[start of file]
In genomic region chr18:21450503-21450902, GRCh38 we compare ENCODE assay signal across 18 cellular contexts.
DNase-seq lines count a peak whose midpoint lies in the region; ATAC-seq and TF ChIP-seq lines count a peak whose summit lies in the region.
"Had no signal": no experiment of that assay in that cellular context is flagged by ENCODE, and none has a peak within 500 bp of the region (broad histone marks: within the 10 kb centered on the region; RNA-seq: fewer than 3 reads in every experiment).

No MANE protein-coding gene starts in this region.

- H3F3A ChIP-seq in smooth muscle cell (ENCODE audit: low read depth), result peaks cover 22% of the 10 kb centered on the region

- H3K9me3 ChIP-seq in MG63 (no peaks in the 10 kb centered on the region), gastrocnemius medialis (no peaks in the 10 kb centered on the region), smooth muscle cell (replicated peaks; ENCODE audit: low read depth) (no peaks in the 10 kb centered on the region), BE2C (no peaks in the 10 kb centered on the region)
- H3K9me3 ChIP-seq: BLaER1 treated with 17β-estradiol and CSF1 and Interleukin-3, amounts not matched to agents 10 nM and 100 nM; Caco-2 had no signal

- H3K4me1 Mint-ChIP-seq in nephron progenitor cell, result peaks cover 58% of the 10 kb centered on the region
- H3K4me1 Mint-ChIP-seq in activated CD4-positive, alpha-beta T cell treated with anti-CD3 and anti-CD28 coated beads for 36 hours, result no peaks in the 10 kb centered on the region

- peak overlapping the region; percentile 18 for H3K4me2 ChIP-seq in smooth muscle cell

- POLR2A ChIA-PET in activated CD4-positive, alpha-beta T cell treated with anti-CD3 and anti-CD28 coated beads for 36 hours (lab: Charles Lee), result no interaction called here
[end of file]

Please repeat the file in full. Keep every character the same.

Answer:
In genomic region chr18:21450503-21450902, GRCh38 we compare ENCODE assay signal across 18 cellular contexts.
DNase-seq lines count a peak whose midpoint lies in the region; ATAC-seq and TF ChIP-seq lines count a peak whose summit lies in the region.
"Had no signal": no experiment of that assay in that cellular context is flagged by ENCODE, and none has a peak within 500 bp of the region (broad histone marks: within the 10 kb centered on the region; RNA-seq: fewer than 3 reads in every experiment).

No MANE protein-coding gene starts in this region.

- H3F3A ChIP-seq in smooth muscle cell (ENCODE audit: low read depth), result peaks cover 22% of the 10 kb centered on the region

- H3K9me3 ChIP-seq in MG63 (no peaks in the 10 kb centered on the region), gastrocnemius medialis (no peaks in the 10 kb centered on the region), smooth muscle cell (replicated peaks; ENCODE audit: low read depth) (no peaks in the 10 kb centered on the region), BE2C (no peaks in the 10 kb centered on the region)
- H3K9me3 ChIP-seq: BLaER1 treated with 17β-estradiol and CSF1 and Interleukin-3, amounts not matched to agents 10 nM and 100 nM; Caco-2 had no signal

- H3K4me1 Mint-ChIP-seq in nephron progenitor cell, result peaks cover 58% of the 10 kb centered on the region
- H3K4me1 Mint-ChIP-seq in activated CD4-positive, alpha-beta T cell treated with anti-CD3 and anti-CD28 coated beads for 36 hours, result no peaks in the 10 kb centered on the region

- peak overlapping the region; percentile 18 for H3K4me2 ChIP-seq in smooth muscle cell

- POLR2A ChIA-PET in activated CD4-positive, alpha-beta T cell treated with anti-CD3 and anti-CD28 coated beads for 36 hours (lab: Charles Lee), result no interaction called here